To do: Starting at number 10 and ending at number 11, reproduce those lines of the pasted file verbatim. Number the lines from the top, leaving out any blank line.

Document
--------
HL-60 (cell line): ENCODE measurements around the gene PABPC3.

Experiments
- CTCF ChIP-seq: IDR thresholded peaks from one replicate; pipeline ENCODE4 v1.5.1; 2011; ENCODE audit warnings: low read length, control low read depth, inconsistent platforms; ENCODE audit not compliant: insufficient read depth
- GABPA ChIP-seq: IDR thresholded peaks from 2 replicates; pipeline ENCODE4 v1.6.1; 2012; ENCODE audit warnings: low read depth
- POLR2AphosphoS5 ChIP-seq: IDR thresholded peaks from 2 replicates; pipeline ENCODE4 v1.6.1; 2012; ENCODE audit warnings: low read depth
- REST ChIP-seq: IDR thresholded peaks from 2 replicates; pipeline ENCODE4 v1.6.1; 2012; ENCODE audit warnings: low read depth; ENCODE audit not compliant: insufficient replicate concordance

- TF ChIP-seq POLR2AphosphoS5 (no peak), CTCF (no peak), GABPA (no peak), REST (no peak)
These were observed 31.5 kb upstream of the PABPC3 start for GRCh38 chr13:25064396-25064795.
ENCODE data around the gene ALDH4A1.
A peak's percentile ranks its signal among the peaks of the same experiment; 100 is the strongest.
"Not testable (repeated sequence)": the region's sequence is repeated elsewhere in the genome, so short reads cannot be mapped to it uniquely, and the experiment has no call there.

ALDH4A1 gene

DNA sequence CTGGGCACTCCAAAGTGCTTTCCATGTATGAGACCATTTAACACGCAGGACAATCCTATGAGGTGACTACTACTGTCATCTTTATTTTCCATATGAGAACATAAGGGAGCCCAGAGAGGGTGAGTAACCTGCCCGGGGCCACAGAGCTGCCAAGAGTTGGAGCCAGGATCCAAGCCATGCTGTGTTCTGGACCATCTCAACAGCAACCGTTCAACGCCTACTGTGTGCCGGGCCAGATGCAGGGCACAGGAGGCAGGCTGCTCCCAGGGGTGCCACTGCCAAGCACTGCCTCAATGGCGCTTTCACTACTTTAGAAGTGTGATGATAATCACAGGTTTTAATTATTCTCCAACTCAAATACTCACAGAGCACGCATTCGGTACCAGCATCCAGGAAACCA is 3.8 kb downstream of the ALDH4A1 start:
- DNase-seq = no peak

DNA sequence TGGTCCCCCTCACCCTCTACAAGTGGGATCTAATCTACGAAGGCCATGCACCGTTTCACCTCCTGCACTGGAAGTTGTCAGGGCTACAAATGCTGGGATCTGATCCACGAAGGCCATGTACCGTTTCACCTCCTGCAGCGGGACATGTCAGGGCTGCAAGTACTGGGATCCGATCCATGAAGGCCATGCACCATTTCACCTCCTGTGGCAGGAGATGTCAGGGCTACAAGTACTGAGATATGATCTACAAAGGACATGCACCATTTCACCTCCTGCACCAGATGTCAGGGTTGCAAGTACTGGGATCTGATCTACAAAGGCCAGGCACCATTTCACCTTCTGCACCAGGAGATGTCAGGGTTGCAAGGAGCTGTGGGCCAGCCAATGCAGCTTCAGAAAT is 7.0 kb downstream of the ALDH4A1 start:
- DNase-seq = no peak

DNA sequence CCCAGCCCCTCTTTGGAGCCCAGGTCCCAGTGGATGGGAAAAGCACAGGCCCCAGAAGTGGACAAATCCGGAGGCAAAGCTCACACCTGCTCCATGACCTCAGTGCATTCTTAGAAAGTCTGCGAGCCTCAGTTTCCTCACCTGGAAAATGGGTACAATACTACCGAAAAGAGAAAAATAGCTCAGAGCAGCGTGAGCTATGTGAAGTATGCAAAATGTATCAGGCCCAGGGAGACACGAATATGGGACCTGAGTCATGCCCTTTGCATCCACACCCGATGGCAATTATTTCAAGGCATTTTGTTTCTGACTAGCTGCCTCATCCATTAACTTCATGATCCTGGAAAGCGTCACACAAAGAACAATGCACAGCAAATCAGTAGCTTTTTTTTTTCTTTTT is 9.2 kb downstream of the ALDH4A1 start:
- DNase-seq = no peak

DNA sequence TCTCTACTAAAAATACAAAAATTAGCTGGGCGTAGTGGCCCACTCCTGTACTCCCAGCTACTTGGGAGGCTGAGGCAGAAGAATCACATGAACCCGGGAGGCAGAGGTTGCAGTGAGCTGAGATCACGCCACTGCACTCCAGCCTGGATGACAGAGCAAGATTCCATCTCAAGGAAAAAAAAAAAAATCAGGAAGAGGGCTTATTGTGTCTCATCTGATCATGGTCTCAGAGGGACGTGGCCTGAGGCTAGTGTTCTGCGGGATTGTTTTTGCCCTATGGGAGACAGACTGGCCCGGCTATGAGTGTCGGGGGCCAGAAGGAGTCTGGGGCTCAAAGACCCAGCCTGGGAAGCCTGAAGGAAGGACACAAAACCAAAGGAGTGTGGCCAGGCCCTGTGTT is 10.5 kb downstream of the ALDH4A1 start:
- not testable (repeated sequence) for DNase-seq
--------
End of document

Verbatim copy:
A peak's percentile ranks its signal among the peaks of the same experiment; 100 is the strongest.
"Not testable (repeated sequence)": the region's sequence is repeated elsewhere in the genome, so short reads cannot be mapped to it uniquely, and the experiment has no call there.